I’ve kept quiet on this page around the election for several reasons, including my exhaustion at the immediate accusations and hatred that fly the moment either candidate’s name is mentioned.
I have my point of view and will vote for the candidate I respect. That is not what this post is about.
This post is about our stasis and the heartbreak that we are all feeling because of what this election has revealed.
The depth of the fear, pain, and hatred swirling around us – unspoken and not – is astounding to me. I thought I knew, I really did. But I had no idea.
We have fallen ill as a people and perhaps it makes sense that the diseases that plague us, the cancers, the heart disease, are just symptoms of something much deeper. This election alone has crawled all over me and settled in my stomach, denying me sleep and peace. Imagine the toll that our historic ills have taken on our bodies.
I am hurting. We are all hurting.
And our inability to see each other has denied us the gifts of empathy and compassion. Instead, our refusal to see and hear each other has become the greatest fuel for the hatred that exists. And so we stand aggressively in defense of our personal pain, making dialogue and understanding impossible, even undesirable.
I have seen white men denying racism and the plight of people of color racism.
Black men denying misogyny and the plight of women,
Black women denying homophobia and the plight of the LGBTQIA,
White women denying islamophobia and the plight of Muslims in this country,
the poor denying that black lives matter,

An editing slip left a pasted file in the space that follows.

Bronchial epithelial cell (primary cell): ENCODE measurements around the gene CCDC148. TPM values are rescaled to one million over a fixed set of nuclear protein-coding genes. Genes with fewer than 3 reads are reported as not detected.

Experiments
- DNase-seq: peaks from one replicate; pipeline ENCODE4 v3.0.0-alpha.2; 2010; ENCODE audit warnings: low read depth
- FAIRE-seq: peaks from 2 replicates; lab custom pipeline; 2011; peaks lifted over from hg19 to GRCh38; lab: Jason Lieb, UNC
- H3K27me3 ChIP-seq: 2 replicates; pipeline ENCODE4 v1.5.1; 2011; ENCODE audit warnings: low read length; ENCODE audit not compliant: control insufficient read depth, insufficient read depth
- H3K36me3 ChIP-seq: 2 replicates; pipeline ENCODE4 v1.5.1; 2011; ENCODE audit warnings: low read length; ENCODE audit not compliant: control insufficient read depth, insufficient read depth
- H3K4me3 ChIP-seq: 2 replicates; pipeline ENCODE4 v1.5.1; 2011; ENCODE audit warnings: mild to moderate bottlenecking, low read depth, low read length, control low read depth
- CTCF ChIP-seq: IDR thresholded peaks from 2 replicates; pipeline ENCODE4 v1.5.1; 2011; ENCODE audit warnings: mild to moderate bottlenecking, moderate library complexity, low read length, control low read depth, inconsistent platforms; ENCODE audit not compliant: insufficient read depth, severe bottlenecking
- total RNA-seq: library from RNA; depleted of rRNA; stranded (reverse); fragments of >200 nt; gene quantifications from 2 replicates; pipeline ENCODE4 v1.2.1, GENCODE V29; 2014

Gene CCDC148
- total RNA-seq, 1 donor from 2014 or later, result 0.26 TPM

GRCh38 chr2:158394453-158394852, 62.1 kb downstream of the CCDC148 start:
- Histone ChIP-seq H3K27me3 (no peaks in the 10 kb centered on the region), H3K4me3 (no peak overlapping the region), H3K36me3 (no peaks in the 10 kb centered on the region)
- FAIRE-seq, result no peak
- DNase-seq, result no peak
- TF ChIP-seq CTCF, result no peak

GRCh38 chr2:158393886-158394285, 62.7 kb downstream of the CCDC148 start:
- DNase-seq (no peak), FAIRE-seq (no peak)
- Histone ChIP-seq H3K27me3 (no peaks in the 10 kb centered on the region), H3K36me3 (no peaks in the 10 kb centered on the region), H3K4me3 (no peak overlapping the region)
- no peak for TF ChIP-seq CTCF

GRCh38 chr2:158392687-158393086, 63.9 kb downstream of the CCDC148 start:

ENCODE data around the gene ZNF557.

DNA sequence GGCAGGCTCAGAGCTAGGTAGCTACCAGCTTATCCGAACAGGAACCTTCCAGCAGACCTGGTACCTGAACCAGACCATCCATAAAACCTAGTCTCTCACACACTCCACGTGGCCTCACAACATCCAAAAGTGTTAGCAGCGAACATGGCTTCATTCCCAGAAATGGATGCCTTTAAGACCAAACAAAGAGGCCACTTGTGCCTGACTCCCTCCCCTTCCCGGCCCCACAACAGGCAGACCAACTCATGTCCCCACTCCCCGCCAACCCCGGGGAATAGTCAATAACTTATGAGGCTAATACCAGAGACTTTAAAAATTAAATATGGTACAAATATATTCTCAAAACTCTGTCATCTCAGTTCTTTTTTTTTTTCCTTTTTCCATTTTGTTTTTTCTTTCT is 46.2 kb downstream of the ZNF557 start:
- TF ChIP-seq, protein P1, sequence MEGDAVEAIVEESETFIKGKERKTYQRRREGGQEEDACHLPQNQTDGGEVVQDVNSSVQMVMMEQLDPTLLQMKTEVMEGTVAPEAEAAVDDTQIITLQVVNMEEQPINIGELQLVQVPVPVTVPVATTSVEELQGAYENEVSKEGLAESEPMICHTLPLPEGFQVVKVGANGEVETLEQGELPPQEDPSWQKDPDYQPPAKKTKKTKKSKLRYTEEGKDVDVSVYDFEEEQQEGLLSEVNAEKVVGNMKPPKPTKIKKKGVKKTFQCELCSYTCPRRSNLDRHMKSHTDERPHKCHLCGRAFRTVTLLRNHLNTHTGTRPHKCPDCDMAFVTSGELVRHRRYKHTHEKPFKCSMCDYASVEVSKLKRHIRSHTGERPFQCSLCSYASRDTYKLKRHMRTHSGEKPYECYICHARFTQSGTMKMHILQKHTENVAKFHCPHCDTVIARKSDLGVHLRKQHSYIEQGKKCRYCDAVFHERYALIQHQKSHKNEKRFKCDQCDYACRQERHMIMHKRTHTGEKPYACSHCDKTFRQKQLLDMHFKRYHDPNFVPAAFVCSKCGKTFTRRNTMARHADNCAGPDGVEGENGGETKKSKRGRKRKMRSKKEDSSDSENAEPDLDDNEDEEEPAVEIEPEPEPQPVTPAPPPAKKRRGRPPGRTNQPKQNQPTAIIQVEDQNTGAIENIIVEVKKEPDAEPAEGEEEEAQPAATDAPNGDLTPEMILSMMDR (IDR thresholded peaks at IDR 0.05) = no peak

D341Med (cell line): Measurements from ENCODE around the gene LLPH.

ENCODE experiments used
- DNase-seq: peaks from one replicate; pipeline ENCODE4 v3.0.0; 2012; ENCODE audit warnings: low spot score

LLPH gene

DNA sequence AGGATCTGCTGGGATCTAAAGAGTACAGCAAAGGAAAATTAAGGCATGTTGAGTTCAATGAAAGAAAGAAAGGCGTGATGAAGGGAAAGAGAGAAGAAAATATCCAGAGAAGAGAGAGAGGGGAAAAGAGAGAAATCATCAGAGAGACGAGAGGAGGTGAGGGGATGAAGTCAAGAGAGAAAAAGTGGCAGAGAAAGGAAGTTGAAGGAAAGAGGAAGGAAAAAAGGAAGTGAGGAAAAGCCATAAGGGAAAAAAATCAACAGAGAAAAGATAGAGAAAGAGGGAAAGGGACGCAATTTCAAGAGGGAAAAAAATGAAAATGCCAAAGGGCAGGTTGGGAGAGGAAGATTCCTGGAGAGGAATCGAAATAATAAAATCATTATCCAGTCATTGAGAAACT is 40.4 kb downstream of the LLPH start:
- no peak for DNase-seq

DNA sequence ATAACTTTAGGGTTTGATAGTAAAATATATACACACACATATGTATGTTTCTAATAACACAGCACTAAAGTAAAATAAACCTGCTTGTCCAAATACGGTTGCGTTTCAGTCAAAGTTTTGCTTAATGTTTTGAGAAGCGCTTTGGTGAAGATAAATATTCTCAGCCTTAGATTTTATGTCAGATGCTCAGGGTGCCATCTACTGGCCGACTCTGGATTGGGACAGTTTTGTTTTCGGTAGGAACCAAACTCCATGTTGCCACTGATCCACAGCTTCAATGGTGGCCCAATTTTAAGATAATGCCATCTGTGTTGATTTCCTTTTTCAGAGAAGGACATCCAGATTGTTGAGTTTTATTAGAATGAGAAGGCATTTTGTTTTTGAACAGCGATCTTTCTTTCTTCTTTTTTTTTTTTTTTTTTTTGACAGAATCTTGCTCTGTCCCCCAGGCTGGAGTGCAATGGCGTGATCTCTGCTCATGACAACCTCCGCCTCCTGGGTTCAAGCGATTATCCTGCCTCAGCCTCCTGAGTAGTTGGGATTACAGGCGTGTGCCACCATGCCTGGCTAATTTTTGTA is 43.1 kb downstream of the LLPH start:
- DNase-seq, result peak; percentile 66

and etcetera and vice versa and on and on – all while we ask that our causes and suffering are recognized.
I have been guilty too and I know that for me this willful blindness it is born of fear. Fear that there isn’t enough justice to go around. But that is untrue.
The remedy for pain is not to hurt someone else. The solution for being unheard is not to drown out someone else’s voice. Shoring up your rights by denying someone else theirs is not a permanent solution and never will be.
How can we really be seen when we refuse to see? How do we expect to receive when we don’t give? How do we expect to be marched for and protected and advocated for when we will not do it for everyone in the name of doing what is right?
Those are the questions I am sitting with.
It is a tender time and perhaps we won’t be able to answer these questions right now. But there are answers and I pray we will find them.
For now, I just needed to put words around the chaos and heartbreak. Because it will linger, no matter what happens on Tuesday.